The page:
And the orbs began to gather all the vermilion dust that drifted in the air about them, and pile it into great heaps on the scales of Abdu.  But how can we differentiate one grain of this sand from another they wondered, for it is all the one thing?  After much disputation, the orbs resolved that though the individual grains could not be differentiated, it might be that if sand were moved from one place to another, then the sand in the first place would be one thing and the sand in the second another.  Hence, they set their ingenuity to constructing a device which might keep the sand in constant or near-constant motion.  They created a vast glass structure composed of an upper and a lower bulb, connected to one another by a narrow central funnel, and they filled the lower bulb with the sand of Abdu’s restful thoughts.  About the bulbs they erected a container like to the grandest temple ever raised by mankind to honour his gods: the glass was enclosed by cyclopean foundations and pillars, adorned with hieroglyphics that none but Abdu would ever understand; and the whole structure was connected to a machinery of levers and pulleys which allowed the hourglass to be turned and the slow falling of its vermillion sands initiated.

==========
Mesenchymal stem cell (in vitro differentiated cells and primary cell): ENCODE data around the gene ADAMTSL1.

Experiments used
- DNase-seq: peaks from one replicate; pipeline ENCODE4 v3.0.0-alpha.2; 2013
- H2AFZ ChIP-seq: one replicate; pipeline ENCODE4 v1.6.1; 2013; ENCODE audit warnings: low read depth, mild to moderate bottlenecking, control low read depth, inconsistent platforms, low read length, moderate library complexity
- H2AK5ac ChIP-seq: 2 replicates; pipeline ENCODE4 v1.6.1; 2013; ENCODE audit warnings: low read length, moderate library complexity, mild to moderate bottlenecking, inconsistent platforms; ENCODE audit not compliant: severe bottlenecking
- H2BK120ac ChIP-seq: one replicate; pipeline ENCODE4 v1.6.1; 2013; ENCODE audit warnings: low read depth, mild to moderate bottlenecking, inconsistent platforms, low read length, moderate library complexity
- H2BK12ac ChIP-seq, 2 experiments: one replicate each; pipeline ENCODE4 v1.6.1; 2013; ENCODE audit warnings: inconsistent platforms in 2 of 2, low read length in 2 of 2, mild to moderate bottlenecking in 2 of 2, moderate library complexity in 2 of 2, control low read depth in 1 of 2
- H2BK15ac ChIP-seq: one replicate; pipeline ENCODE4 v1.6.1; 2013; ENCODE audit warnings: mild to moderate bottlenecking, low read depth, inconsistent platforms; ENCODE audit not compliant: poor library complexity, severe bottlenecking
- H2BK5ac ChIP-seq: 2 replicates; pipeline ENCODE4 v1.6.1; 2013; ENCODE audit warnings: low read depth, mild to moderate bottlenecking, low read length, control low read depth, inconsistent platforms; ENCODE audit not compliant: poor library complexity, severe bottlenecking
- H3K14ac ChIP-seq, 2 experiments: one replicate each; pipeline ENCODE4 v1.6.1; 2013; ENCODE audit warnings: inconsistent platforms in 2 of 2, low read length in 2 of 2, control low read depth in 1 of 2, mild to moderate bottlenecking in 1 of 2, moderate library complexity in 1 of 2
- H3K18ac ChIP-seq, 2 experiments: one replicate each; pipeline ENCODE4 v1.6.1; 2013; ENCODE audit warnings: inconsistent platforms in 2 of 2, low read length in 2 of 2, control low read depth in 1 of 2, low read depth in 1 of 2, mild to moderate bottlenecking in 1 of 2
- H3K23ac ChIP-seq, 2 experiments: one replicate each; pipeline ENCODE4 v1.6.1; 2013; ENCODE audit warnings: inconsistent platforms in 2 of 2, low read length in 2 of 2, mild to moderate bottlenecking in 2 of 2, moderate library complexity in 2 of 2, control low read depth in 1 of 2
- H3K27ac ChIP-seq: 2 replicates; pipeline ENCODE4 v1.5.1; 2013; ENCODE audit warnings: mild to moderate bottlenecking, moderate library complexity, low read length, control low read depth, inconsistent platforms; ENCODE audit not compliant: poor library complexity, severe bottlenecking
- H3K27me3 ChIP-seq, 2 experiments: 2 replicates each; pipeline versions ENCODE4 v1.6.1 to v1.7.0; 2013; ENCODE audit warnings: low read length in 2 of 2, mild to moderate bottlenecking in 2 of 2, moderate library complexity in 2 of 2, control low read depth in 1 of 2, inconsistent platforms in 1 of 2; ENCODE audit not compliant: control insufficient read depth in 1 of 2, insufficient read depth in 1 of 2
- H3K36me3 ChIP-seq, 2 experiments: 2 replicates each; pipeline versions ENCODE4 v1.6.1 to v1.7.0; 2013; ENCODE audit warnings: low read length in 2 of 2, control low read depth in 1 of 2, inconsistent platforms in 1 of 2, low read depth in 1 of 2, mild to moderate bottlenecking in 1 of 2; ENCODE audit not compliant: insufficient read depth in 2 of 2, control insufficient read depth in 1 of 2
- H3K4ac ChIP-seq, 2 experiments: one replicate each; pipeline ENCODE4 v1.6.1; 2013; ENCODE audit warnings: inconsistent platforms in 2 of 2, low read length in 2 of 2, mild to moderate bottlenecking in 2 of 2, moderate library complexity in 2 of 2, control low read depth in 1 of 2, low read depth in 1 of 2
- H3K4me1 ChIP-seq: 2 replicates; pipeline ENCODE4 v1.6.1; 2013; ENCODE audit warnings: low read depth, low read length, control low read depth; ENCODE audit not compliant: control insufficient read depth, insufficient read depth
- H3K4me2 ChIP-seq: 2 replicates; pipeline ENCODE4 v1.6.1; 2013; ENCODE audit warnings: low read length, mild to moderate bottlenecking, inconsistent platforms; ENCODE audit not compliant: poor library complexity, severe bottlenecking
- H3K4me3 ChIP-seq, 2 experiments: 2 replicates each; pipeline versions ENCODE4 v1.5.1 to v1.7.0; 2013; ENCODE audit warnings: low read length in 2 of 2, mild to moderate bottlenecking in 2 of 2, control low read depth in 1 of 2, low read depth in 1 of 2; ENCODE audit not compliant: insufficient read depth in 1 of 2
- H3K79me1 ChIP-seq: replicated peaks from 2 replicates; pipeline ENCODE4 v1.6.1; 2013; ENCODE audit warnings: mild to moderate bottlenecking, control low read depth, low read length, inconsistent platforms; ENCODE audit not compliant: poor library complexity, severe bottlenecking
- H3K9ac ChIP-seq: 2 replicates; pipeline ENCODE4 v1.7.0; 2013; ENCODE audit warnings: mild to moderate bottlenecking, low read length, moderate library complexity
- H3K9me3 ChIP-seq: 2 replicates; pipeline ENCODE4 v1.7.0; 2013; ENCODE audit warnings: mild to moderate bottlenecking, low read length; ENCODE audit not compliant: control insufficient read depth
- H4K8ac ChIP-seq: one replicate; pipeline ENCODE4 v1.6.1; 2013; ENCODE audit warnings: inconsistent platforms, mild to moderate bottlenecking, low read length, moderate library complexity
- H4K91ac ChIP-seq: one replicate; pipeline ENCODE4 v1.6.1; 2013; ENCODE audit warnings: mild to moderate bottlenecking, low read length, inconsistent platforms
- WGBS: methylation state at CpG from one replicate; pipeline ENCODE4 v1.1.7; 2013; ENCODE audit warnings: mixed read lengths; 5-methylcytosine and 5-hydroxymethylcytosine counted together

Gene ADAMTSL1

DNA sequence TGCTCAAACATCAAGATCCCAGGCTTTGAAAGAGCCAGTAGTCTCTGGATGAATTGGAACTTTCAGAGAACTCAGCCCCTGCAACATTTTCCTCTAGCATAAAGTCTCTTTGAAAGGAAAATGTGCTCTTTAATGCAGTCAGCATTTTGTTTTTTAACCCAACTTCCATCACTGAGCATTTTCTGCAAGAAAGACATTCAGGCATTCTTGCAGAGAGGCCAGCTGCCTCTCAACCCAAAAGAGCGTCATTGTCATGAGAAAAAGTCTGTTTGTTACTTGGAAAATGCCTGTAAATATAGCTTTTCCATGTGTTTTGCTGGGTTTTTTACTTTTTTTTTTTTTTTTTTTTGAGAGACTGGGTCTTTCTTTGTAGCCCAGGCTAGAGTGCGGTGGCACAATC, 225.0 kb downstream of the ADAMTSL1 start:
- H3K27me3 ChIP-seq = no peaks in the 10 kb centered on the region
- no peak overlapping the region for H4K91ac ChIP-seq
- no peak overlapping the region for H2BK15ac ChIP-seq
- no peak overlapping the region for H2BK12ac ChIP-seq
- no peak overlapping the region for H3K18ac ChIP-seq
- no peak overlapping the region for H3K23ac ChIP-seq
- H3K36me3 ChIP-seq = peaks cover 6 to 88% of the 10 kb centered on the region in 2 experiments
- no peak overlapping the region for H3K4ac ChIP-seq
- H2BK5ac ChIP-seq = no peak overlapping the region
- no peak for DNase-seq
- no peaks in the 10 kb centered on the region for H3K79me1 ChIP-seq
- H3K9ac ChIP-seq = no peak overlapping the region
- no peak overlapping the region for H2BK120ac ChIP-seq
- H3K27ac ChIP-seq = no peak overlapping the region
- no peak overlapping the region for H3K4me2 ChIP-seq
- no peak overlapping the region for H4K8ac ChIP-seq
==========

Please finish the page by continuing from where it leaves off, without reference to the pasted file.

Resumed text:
And when the sand started to fall, Abdu’s eyes gleamed once again, and the Hierarchs and theologians of those tribes tell us that ever since that moment, Abdu has lain contentedly in his coils, watching the sand as it falls slowly through the great celestial machinery which they call the Hourglass of Aeons.  And they tell us that the stars in the heavens are but grains of sand in this Hourglass, for all time and space as we know it are contained in the disordered thoughts of Abdu as they fall from the higher bulb down to lower; and when every last grain has finally come to rest in the bottom bulb, our world and everything we have ever known will come to an end, and then the orbs will rouse themselves to turn once more the great machinery, and the elements of the last world will once again be intermixed and set in falling motion, and many people will remember having lived other lives prior to this one, and remember the character of other worlds contrary to this one, some better and some worse, and those people will remember aright, for many times has the Hourglass of Aeons been turned, and many contrary worlds has it created, all composed of the same core elements, and the visions men see in this world, and the exotic artworks which they create, are but memories of the previous admixture of sand which fell through the Hourglass, or an adumbration of the next, and no one knows how many times the Hourglass of Aeons has been turned, none save Abdu, happy resting in his endless coils.